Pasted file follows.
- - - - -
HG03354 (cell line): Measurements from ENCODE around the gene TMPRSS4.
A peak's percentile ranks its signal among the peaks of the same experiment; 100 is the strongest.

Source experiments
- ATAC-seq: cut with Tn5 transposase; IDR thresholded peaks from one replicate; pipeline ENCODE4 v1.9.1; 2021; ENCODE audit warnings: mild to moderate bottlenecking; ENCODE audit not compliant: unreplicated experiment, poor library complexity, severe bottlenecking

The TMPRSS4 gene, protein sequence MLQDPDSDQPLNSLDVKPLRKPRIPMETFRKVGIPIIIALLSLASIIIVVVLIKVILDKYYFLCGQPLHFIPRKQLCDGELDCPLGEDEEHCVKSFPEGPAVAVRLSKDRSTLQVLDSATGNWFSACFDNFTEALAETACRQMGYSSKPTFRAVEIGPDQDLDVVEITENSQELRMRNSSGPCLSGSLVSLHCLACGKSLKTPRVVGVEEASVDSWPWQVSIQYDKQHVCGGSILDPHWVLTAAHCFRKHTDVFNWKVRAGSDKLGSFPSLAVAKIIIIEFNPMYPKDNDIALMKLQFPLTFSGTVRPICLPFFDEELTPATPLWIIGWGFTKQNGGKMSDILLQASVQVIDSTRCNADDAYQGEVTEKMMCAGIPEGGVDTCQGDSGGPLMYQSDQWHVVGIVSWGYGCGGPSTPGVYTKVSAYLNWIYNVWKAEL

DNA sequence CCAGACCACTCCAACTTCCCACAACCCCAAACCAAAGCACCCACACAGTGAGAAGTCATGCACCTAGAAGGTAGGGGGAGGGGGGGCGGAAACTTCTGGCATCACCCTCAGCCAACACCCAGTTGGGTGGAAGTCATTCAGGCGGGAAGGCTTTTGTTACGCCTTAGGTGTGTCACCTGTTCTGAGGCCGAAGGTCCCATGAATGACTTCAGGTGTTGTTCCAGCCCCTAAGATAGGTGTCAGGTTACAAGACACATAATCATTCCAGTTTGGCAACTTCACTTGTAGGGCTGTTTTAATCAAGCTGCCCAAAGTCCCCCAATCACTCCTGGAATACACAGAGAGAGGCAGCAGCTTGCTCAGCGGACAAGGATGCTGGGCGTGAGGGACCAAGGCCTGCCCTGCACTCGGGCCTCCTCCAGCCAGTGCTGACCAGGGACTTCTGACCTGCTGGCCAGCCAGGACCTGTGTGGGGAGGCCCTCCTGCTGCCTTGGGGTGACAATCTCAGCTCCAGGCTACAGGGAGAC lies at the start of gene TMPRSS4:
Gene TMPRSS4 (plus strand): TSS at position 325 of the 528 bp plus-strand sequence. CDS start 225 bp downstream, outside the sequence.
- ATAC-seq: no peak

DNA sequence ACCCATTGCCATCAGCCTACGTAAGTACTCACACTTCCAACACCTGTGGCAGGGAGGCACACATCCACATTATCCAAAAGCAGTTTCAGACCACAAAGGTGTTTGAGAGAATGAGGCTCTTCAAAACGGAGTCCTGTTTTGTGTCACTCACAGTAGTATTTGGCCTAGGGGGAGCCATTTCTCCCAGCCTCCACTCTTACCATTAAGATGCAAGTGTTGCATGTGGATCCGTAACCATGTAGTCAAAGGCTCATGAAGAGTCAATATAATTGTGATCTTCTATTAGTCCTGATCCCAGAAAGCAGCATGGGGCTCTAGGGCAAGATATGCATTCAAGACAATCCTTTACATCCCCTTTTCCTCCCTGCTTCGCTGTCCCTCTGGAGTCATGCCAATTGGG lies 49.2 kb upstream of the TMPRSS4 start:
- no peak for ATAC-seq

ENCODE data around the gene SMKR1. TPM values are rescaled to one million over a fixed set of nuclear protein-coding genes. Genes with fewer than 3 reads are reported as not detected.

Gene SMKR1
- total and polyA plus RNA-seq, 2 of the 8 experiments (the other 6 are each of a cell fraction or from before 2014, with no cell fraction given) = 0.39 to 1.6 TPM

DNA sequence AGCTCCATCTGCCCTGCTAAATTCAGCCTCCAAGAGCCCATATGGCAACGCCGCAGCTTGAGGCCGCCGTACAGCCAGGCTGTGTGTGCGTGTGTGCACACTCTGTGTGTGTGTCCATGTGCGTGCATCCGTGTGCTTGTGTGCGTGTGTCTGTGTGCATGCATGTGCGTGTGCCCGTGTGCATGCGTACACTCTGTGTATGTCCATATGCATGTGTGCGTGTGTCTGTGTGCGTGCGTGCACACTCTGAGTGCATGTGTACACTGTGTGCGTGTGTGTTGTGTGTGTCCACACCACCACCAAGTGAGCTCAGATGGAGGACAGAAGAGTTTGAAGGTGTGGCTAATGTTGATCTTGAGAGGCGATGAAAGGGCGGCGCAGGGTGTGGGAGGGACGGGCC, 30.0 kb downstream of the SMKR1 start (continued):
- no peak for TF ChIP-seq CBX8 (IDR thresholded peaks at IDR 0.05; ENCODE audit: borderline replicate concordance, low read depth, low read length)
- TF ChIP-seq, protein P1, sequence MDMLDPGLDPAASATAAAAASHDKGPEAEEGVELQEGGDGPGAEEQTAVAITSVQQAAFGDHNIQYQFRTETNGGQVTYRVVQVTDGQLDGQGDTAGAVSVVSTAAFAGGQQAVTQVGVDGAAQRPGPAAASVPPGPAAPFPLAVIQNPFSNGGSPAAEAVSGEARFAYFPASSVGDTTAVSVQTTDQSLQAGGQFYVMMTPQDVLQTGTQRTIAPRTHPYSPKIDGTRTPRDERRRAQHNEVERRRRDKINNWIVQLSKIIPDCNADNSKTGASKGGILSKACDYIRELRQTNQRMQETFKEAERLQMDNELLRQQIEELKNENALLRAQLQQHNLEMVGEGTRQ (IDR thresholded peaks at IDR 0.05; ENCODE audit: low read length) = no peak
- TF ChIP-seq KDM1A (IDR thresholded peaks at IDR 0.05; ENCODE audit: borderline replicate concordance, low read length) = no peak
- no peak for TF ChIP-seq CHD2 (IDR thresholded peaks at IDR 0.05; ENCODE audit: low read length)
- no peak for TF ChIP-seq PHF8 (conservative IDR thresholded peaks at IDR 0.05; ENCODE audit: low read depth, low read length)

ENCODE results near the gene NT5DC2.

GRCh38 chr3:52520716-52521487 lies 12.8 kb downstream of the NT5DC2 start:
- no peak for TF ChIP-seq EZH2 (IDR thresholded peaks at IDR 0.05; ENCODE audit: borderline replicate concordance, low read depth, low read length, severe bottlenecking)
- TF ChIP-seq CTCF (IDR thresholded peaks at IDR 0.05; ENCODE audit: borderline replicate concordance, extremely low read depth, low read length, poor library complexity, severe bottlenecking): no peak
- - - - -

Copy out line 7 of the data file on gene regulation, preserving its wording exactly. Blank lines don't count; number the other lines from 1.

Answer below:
Gene TMPRSS4 (plus strand): TSS at position 325 of the 528 bp plus-strand sequence. CDS start 225 bp downstream, outside the sequence.